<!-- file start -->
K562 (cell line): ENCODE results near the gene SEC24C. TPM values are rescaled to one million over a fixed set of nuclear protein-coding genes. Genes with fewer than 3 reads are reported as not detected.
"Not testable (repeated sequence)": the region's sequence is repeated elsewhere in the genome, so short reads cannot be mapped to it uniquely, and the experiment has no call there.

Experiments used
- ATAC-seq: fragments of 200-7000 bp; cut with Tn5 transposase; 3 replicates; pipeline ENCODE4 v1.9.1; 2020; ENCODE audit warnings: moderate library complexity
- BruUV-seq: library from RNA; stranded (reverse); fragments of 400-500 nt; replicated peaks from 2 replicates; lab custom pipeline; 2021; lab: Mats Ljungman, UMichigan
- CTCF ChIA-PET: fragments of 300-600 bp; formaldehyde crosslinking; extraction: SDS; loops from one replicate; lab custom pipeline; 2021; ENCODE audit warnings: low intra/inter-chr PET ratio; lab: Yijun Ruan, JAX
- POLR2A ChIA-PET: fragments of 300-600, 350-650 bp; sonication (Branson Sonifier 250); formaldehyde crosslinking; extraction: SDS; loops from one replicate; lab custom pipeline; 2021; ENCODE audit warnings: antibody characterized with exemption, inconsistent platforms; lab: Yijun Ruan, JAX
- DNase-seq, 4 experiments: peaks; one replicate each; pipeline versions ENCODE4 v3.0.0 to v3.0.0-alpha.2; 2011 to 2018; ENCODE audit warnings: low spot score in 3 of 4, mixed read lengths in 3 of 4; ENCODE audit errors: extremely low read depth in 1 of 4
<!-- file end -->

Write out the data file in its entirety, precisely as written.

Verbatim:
K562 (cell line): ENCODE results near the gene SEC24C. TPM values are rescaled to one million over a fixed set of nuclear protein-coding genes. Genes with fewer than 3 reads are reported as not detected.
"Not testable (repeated sequence)": the region's sequence is repeated elsewhere in the genome, so short reads cannot be mapped to it uniquely, and the experiment has no call there.

Experiments used
- ATAC-seq: fragments of 200-7000 bp; cut with Tn5 transposase; 3 replicates; pipeline ENCODE4 v1.9.1; 2020; ENCODE audit warnings: moderate library complexity
- BruUV-seq: library from RNA; stranded (reverse); fragments of 400-500 nt; replicated peaks from 2 replicates; lab custom pipeline; 2021; lab: Mats Ljungman, UMichigan
- CTCF ChIA-PET: fragments of 300-600 bp; formaldehyde crosslinking; extraction: SDS; loops from one replicate; lab custom pipeline; 2021; ENCODE audit warnings: low intra/inter-chr PET ratio; lab: Yijun Ruan, JAX
- POLR2A ChIA-PET: fragments of 300-600, 350-650 bp; sonication (Branson Sonifier 250); formaldehyde crosslinking; extraction: SDS; loops from one replicate; lab custom pipeline; 2021; ENCODE audit warnings: antibody characterized with exemption, inconsistent platforms; lab: Yijun Ruan, JAX
- DNase-seq, 4 experiments: peaks; one replicate each; pipeline versions ENCODE4 v3.0.0 to v3.0.0-alpha.2; 2011 to 2018; ENCODE audit warnings: low spot score in 3 of 4, mixed read lengths in 3 of 4; ENCODE audit errors: extremely low read depth in 1 of 4